Learning objectives and success criteria

In order to assess the effectiveness of practical activities, we need to be clear about the intended learning intentions or objectives. John Hattie explains the importance of sharing learning intentions and success criteria with students in the video provided here:

As you watch the video, consider how this this applies in practical science.

Learning intentions and success criteria

The basic premise is that the students have the same idea as their teacher what is going on in the classroom, and what they should be learning as a result of doing. Many students are not going to know this unless it is clearly signposted - learning intentions (or objectives), and success criteria provide this direction.

You could try several different ways to share and even co-construct success criteria with students for maximum impact:

  1. Doing it wrong so the students correct you, or not completing them, so that they do.
  2. Show a finished product, so that they can see what a good one looks like
  3. A comparison of two products is even better as it gives an indication of quality (why is this one better than that one?).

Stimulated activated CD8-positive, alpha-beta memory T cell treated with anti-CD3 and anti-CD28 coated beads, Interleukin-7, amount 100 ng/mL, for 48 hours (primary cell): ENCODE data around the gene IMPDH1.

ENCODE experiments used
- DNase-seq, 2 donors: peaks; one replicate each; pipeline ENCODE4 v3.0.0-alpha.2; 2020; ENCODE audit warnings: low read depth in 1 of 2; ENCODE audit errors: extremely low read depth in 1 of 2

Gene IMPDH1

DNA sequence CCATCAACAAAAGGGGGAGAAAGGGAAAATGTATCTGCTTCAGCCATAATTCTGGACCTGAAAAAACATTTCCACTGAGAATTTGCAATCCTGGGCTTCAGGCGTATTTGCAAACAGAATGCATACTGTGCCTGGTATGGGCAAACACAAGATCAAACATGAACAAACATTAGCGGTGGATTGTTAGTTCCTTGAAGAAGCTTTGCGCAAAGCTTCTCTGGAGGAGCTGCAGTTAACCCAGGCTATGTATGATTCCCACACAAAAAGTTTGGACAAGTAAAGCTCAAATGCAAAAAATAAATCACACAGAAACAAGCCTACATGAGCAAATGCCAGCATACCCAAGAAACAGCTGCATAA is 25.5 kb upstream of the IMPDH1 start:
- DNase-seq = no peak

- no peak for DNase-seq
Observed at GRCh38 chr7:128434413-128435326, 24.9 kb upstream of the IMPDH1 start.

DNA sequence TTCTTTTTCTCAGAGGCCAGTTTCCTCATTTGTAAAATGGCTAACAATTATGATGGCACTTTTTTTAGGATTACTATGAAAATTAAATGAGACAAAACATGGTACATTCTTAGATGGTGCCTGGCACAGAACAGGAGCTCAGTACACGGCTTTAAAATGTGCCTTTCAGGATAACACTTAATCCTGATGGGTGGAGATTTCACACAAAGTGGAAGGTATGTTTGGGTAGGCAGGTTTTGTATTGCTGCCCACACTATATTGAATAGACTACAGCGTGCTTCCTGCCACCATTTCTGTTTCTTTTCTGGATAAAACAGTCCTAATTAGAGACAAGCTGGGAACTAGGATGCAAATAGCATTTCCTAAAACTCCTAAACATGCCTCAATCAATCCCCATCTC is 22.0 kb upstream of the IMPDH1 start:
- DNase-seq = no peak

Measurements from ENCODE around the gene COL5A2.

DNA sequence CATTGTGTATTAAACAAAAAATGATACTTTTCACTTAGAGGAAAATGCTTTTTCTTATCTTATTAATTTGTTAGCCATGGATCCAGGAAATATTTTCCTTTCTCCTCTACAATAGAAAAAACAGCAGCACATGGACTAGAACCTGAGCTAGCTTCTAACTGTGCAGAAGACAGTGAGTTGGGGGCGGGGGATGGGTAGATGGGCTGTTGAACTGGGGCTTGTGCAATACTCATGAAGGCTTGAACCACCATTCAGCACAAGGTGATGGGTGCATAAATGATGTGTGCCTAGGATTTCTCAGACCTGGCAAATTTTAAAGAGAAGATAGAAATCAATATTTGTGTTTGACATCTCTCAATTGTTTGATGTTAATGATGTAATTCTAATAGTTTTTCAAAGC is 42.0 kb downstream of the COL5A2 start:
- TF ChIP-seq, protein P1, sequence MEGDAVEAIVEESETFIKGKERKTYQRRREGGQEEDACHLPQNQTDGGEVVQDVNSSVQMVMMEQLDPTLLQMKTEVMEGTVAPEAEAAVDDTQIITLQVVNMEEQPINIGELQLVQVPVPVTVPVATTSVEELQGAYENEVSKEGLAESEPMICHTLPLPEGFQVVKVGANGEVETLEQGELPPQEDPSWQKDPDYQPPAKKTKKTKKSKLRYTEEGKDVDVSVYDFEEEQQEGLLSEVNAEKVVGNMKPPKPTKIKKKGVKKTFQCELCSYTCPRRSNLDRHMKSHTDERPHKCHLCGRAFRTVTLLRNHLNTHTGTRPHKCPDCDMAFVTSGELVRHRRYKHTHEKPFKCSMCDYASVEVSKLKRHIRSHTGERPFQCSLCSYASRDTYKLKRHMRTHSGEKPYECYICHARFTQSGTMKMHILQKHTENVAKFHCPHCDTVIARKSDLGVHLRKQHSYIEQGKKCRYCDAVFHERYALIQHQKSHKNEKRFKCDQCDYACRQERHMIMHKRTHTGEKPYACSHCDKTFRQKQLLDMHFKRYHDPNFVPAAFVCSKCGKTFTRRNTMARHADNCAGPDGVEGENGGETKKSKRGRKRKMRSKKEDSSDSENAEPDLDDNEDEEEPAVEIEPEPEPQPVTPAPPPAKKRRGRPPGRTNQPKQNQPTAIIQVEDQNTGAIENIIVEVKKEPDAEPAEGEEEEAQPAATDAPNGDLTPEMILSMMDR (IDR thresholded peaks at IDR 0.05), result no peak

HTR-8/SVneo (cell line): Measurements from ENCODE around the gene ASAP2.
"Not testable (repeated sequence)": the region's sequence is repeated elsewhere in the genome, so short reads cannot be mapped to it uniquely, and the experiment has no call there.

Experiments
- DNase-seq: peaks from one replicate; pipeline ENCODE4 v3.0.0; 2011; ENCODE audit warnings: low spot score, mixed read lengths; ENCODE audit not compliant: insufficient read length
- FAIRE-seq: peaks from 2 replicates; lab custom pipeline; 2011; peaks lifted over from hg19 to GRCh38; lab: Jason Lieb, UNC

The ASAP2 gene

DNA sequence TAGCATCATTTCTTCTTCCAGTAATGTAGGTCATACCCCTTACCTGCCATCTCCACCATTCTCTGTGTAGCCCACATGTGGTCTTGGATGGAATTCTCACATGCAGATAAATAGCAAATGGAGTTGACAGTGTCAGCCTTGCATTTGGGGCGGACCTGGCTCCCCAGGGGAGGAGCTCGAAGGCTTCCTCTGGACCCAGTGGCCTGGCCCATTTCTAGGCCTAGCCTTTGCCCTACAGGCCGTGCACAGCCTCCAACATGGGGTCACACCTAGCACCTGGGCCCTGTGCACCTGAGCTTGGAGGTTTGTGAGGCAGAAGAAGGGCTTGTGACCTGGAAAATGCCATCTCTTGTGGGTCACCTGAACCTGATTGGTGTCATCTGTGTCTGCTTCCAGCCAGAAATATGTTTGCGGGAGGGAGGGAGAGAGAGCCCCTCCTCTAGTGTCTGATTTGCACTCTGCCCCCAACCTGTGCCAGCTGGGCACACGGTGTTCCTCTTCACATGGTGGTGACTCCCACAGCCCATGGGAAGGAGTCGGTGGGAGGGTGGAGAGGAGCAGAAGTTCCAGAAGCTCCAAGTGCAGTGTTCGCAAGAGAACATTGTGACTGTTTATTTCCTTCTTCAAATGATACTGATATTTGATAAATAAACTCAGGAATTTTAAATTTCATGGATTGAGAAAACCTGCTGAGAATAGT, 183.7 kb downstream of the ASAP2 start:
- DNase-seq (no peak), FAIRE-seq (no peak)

4. Sloppy success criteria giving rise to incorrect methods or work. The students then decide together how to make the success criteria better.
  5. Retrospective creation of success criteria is useful when the product or process is so big it’s not immediately obvious what went into it. This is especially useful in breaking down aspects of enquiry.
  6. Revisiting existing success criteria, to see if you can make it better.


How do you share learning objectives and success criteria with your students? Based on the suggestions above, what might you change?

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This article is from the free online course:

Teaching Practical Science: Biology

National STEM Learning Centre